Will George Floyd’s Death Force the Radical Change Policing Needs?
WHY YOU SHOULD CARE
It took seismic — often brutal events — for major democracies to enhance police accountability in the past. Could the Minneapolis murder of George Floyd be the trigger America needs?
- From an authoritarian takeover to brutal deaths, it has taken seismic events to bring about police reforms in major democracies.
- The Minneapolis incident could spark the next wave of changes American policing clearly needs.
With one hand on his revolver, New York City police officer Frank Serpico knocked on the third-floor door. On the other side were drug dealers. Serpico had three colleagues waiting outside the apartment building, but when he cried out for help after being shot, none of the other officers came to his rescue.
Weeks later, Serpico would go on to expose deep-seated corruption in the country’s largest police department in 1970. It forced an overhaul that subsequent commissions of inquiry have said led to a reduction in systematic graft, previously commonplace in the NYPD. Now, half a century later, the killing of George Floyd by a cop in Minneapolis is sparking fresh demand for dramatic police reforms to end a culture of impunity that surrounds racial discrimination by law enforcement officials.
It’s a question of attitudinal change.
Prakash Singh, former top cop of Uttar Pradesh, India’s largest state
Between 2013 and 2019, police in the U.S. killed 7,666 people, according to data compiled by Mapping Police Violence, a data tracking and advocacy group. Overall, Black Americans are two-and-a-half times as likely as their white counterparts to die at the hands of the police, despite constituting only 13 percent of the population. In Minnesota, police are four times likelier to kill African Americans. And nationally, only 1 percent of cops involved in killings between 2013 and 2019 have been charged.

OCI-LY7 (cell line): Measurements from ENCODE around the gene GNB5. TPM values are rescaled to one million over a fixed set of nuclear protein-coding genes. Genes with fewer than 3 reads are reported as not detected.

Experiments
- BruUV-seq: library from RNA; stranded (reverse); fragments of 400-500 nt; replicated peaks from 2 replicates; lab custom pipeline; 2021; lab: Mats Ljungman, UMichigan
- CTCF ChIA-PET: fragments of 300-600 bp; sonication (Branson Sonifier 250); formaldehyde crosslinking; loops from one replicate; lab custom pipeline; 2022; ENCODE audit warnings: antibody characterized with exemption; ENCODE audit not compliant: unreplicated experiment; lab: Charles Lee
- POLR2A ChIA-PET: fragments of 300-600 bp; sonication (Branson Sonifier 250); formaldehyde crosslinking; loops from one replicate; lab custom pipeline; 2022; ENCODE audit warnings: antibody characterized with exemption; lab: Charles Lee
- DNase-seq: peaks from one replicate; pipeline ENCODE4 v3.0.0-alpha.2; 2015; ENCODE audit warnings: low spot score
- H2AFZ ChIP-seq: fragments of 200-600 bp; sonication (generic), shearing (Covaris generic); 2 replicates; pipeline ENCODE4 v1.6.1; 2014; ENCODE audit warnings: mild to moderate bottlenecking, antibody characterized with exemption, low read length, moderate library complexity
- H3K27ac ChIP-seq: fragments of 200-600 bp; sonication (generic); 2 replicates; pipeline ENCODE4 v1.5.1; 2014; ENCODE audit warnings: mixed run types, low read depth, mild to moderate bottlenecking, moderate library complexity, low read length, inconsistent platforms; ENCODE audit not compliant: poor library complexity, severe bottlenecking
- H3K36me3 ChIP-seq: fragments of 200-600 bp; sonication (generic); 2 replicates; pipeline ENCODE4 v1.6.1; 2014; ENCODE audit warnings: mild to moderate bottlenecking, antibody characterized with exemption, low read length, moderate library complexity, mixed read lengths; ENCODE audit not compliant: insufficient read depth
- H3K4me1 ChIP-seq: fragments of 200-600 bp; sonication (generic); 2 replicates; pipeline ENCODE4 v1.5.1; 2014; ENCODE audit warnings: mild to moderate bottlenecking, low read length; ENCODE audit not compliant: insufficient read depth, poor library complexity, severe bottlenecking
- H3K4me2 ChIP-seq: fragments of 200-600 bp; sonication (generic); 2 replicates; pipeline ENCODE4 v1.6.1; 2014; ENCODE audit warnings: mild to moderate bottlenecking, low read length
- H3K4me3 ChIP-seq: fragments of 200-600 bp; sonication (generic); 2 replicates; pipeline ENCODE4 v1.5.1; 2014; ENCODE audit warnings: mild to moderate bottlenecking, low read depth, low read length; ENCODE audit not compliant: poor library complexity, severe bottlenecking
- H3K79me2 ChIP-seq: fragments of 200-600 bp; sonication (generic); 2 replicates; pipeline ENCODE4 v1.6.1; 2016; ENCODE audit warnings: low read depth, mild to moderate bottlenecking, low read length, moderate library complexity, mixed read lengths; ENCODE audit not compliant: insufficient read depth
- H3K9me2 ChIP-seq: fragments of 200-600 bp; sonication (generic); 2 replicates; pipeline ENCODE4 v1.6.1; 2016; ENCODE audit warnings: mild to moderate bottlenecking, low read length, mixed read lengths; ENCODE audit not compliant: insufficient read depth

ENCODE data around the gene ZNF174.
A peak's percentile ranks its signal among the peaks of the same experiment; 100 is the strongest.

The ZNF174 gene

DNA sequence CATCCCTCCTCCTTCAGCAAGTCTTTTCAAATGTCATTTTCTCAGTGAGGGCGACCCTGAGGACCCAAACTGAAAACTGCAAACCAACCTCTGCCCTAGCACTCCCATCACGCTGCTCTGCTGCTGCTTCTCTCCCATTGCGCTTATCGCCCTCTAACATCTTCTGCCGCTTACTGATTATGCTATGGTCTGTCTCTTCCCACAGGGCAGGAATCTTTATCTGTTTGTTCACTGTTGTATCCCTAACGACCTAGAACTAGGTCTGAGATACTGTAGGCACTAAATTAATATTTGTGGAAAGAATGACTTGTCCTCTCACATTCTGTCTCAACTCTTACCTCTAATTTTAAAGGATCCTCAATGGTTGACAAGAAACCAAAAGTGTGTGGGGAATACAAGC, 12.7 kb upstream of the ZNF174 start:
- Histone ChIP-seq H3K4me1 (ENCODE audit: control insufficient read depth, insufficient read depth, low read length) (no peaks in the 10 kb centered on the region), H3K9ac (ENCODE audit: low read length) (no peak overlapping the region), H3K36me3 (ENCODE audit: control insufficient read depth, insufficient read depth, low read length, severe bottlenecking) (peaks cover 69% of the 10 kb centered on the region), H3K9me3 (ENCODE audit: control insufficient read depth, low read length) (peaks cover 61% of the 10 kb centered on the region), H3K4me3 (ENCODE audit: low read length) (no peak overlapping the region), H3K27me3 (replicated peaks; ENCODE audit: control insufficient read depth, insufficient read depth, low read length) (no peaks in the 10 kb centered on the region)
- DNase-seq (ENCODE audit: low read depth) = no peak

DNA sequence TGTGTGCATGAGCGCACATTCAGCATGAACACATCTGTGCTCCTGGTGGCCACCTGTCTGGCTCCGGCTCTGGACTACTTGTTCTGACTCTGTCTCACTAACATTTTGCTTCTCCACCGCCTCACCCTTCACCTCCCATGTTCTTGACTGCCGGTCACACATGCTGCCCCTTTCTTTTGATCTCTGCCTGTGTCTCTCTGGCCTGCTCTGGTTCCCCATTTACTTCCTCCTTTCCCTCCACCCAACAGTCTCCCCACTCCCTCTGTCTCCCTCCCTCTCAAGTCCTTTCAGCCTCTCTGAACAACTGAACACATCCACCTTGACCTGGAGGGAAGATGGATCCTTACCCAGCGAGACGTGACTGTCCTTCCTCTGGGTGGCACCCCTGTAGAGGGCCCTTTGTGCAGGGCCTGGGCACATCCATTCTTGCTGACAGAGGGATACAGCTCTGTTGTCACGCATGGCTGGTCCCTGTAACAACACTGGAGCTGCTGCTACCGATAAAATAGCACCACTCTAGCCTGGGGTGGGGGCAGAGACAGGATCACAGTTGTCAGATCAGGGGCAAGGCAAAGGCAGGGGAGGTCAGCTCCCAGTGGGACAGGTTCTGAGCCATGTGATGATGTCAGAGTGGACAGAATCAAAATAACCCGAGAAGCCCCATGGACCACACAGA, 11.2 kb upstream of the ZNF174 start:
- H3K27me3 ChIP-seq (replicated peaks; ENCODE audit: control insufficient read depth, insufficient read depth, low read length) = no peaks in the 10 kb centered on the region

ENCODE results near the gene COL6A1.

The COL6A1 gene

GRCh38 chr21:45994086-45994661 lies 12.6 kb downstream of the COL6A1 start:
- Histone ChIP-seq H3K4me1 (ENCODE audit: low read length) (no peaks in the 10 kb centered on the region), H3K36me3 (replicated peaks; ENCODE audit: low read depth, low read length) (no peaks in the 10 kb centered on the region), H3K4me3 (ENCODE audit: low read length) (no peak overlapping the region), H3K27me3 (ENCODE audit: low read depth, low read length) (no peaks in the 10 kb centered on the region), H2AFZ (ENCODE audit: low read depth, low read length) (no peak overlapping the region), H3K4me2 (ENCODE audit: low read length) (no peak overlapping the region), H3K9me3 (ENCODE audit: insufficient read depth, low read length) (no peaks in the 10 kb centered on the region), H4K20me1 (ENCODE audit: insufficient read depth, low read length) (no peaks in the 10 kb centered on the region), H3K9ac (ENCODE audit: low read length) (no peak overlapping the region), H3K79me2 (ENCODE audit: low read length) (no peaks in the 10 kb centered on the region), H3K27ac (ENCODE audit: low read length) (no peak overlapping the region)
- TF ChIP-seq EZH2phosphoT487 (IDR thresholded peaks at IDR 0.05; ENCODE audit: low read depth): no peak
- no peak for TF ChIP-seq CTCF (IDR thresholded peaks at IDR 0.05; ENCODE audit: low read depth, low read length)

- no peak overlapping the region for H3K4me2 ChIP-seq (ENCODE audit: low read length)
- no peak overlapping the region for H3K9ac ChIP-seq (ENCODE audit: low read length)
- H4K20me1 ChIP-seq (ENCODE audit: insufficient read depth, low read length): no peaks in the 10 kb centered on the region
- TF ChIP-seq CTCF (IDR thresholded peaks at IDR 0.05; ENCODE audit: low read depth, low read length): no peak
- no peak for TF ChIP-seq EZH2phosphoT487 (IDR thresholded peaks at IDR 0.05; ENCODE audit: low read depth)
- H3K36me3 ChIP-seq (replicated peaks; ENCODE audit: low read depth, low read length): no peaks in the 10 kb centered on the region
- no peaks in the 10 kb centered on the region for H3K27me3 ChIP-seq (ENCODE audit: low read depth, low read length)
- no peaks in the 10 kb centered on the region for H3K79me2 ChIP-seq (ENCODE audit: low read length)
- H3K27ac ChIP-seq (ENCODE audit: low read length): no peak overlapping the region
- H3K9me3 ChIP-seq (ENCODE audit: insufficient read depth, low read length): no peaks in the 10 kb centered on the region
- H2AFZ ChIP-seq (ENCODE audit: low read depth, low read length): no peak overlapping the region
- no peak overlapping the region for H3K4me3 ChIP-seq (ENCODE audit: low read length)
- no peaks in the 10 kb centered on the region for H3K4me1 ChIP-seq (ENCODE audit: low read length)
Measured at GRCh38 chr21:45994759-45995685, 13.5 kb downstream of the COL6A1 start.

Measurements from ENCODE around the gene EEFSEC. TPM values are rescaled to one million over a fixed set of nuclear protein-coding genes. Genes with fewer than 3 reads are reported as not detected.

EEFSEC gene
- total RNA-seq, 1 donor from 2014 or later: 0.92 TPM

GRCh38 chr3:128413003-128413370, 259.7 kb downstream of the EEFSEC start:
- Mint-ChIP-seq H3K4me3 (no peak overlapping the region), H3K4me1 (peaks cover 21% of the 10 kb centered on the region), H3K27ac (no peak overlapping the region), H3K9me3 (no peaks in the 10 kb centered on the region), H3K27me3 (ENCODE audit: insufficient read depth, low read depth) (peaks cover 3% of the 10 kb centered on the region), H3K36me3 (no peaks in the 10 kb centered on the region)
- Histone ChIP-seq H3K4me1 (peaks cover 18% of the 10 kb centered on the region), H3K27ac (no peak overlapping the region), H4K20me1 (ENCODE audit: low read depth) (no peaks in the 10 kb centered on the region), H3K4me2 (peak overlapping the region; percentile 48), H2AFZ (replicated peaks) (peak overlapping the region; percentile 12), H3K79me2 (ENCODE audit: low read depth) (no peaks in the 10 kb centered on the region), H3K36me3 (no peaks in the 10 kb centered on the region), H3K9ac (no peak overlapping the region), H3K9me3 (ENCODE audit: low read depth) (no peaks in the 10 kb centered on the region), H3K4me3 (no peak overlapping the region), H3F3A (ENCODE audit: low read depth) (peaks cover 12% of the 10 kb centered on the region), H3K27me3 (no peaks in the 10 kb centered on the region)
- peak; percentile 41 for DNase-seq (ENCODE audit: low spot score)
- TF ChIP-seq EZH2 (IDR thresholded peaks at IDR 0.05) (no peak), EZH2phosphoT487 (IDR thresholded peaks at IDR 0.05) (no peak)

Yet sometimes it takes an explosion of public anger to ignite change, say experts — even in robust democracies instinctively resistant to systemic change.
“It’s a question of attitudinal change,” says Prakash Singh, former police chief of Uttar Pradesh, India’s largest state, and India’s leading voice on police reforms. “Police in different countries have problematic legacies. In the U.S., it’s racial discrimination. In India, it’s a problem of how police deal with poor people.”
In post-independence India, the first jolt to policing practices came in 1975, when Prime Minister Indira Gandhi imposed a national emergency, suspending civil liberties. She then used the police to arrest political rivals and protestors en masse. In 1977, when she was ousted in elections after the end of the emergency, the new government instituted a National Police Commission that recommended a series of changes aimed at reducing the interference of politicians in the functioning of law enforcement — though they weren’t implemented.
Then, in 1980, police in the Indian state of Bihar blinded 31 prisoners by pouring acid in their eyes, shocking the nation. The Indian Supreme Court, for the first time, ordered compensation to victims on grounds that their human rights had been violated.
In the U.K., the murder of Black teenager Stephen Lawrence in 1993 eventually led to the constitution of an Independent Police Complaints Commission in 2004. Until then, all complaints against the police were investigated by departments internally.
And it took the murders of Michael Brown and Eric Garner in 2014 for President Barack Obama to set up the Task Force on 21st Century Policing that introduced a series of recommendations — from implicit bias training to changes in use-of-force policies to reduce the chances of police killings.
But most major police reforms have been the result of court verdicts. It took a landmark Supreme Court decision in 1966 to institute what is now widely known as Miranda rights. In India, too, it was the Supreme Court in 2006 that — based on a petition filed by Singh — finally put in place reforms designed to shield police officers from political interference. Even then, Singh says, states aren’t implementing them, adding that he has spent the past 14 months seeking a hearing from the Supreme Court to set a mechanism to enforce its ruling — so far, in vain.
Meanwhile, many activists argue that police reforms aren’t enough. Minneapolis police, after all, had incorporated implicit bias training for its force — but it didn’t save Floyd’s life. Minneapolis activist groups such as Reclaim the Block, MPD150 and Black Visions Collective are instead arguing for police defunding, demanding that those resources be reallocated for “community-led health and safety strategies.”
In an election year, it’s unclear which way the wind will blow. In the meantime, it might be up to individual officers to act according to their conscience. When Al Pacino, who played the lead character in the 1973 film Serpico, asked the real-life cop why he’d taken the risk of blowing the whistle on his own colleagues, the officer thought for a second before replying. “Well, Al, I don’t know. I guess I would have to say it would be because … if I didn’t, who would I be when I listened to a piece of music?”